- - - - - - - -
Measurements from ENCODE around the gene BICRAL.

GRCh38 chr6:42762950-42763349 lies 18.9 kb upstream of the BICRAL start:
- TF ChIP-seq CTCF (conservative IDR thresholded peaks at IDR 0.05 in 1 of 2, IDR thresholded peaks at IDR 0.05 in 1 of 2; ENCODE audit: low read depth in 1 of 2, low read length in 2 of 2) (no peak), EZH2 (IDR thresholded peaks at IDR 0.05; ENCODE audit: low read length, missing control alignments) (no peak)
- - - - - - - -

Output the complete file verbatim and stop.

Measurements from ENCODE around the gene BICRAL.

GRCh38 chr6:42762950-42763349 lies 18.9 kb upstream of the BICRAL start:
- TF ChIP-seq CTCF (conservative IDR thresholded peaks at IDR 0.05 in 1 of 2, IDR thresholded peaks at IDR 0.05 in 1 of 2; ENCODE audit: low read depth in 1 of 2, low read length in 2 of 2) (no peak), EZH2 (IDR thresholded peaks at IDR 0.05; ENCODE audit: low read length, missing control alignments) (no peak)